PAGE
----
But Audible isn’t the only game in town. Other audiobook platforms include AudioBooks.com, Blinkist, Bookbeat, Chirp, and more. Book Riot compiled a roundup of audiobook digital platforms, citing prices, pros, and cons.
Narrators Draw in the Listener
Some zeitgeisty books like Spare are heavily desired as audiobooks, thanks to the narrator. Comedian and actor memoirs are greatly enhanced when the author reads them. And, in my opinion, a David Sedaris book is best consumed via audiobook because his narration makes the stories even more engaging. I’ve listened to Tina Fey’s memoir Bossy Pants more times than I can count; Fey’s reading of her story makes it even funnier. And Neil Gaiman – the celebrated fantasy author of Coraline, The Graveyard Book, Sandman, and more – is beloved by fans for not only his work but also for the soothing sound of his voice. Many Gaiman fans clamor for audiobook editions of his work which he reads.
Horror books can be even scarier when heard via audiobooks. In The New York Times’ “Best Audiobooks of 2022,” it’s noted how “creepy books feel even creepier in audio.” The article points to Simon & Schuster’s 2022 novel We Spread by Canadian author Iain Reid. The book – cited as especially creepy on audiobook – tells the story of an elderly woman named Penny who is strapped in a mysterious facility. The audiobook is narrated by Robin Miles.
Neuroscientists Deflate Anti-Audiobook Snobbery
How many times have you heard someone dismiss “reading” a book when they learn you read it by listening to it? If you’ve been spared this exchange – trust me, it exists. However, the more popular audiobooks become, the fewer people seem to be snobs about them.
In research published by the Journal of Neuroscience in 2019, neuroscientists found that reading a book and listening to a book activates the same part of the brain. The article, “The Representation of Semantic Information Across Human Cerebral Cortex During Listening Versus Reading Is Invariant to Stimulus Modality,” presents the findings of the research, writing: “Here, we show that although the representation of semantic information in the human brain is quite complex, the semantic representations evoked by listening versus reading are almost identical.”
The Benefits of Consuming Audiobooks
Francisca Goldsmith, a contributing editor at AudioFile Magazine, says in a presentation on audiobooks for EBSCO, that audiobooks hold much appeal for readers for various reasons. Goldsmith notes how audiobooks allow multitaskers to extend their reading opportunities. In other words, they can read a book while doing the dishes.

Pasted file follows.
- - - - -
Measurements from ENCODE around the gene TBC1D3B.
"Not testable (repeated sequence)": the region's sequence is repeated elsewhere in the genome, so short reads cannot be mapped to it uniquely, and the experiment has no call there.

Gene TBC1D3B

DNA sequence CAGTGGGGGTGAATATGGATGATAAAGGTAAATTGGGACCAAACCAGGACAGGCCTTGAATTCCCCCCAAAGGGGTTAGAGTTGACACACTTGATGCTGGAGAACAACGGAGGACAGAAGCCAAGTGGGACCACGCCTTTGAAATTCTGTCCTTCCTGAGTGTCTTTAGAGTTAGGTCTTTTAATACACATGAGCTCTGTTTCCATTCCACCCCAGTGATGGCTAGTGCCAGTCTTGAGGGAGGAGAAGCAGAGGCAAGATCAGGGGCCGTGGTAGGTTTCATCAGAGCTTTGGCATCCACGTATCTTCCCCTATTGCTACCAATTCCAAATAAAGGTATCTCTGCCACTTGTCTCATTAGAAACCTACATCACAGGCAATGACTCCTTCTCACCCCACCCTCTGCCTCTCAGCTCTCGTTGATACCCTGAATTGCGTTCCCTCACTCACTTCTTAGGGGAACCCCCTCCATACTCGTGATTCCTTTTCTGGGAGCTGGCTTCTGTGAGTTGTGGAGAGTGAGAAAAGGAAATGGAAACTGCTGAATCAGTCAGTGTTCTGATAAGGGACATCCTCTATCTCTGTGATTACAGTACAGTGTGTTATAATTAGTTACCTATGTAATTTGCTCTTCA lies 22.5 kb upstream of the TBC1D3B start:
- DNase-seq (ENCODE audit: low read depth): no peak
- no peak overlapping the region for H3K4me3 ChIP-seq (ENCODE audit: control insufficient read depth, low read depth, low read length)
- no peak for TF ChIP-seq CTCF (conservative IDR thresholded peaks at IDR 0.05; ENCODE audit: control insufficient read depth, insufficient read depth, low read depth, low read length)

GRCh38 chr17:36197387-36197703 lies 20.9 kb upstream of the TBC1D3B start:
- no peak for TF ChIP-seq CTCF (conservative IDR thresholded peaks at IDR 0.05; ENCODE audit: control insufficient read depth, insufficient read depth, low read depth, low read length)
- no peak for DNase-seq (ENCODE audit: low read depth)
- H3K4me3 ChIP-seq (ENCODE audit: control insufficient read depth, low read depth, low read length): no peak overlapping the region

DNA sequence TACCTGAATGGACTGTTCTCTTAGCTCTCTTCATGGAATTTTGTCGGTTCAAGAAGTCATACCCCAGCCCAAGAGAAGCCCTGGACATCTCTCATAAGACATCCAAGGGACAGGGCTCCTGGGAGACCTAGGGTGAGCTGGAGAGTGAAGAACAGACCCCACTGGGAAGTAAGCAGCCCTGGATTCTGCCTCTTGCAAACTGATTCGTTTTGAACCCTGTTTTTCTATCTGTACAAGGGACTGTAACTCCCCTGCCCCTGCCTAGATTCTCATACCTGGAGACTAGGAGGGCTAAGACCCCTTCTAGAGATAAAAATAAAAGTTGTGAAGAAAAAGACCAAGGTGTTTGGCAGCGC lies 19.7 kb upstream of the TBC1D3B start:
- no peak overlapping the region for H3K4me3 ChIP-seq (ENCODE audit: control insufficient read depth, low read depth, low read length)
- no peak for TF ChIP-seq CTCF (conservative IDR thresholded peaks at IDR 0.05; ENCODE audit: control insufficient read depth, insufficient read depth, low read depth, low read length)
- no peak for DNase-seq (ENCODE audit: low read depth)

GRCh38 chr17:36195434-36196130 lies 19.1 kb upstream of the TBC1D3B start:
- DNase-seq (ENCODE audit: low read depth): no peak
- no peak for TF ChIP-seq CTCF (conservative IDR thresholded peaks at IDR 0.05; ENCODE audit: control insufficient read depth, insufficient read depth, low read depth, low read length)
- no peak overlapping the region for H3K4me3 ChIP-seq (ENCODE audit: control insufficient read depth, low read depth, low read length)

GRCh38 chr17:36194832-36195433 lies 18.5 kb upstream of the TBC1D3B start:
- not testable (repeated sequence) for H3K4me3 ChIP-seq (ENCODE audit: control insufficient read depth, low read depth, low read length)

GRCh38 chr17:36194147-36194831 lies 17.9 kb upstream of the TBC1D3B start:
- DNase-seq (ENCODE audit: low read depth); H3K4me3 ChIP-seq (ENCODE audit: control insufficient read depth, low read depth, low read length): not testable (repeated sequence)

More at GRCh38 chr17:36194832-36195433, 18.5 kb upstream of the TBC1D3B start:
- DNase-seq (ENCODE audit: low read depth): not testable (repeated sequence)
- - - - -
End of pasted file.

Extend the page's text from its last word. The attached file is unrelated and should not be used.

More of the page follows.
She also says that “audiobooks provide more opportunity to do more reading, and thus the opportunity to try new genres of books.” In her presentation, Goldsmith cites the communication benefits, too, saying, “sustained listening strengthens a person’s capacity to communicate more effectively.”
Chris Gonzalez, a Digital Production Manager at Macmillan and the author of I’m Not Hungry But I Could Eat, tells New York Book Forum, “Much has probably already been said about how audiobooks have made reading way more accessible for individuals who are unable or have difficulty reading printed text. They also are greatly appealing to multitaskers, those who want to continue their story while doing some household chore or just enjoying an afternoon walk.”
Gonzalez says, “I know people who fall asleep to audiobooks, especially if it’s a familiar book. We return to our favorite movies and TV shows and songs for comfort, and this is another form of comfort.” He says he can’t pinpoint one specific reason for their increase in popularity. Gonzalez adds, “I would, however, love to shout out just how much care and effort goes into creating each audiobook, from production to casting the right reader, and that audiobooks are so special.”
Audiobooks are a special format that continue to soar in the publishing world. New York Book Forum remains enthusiastic about the continued potential of the format and all the growth to come.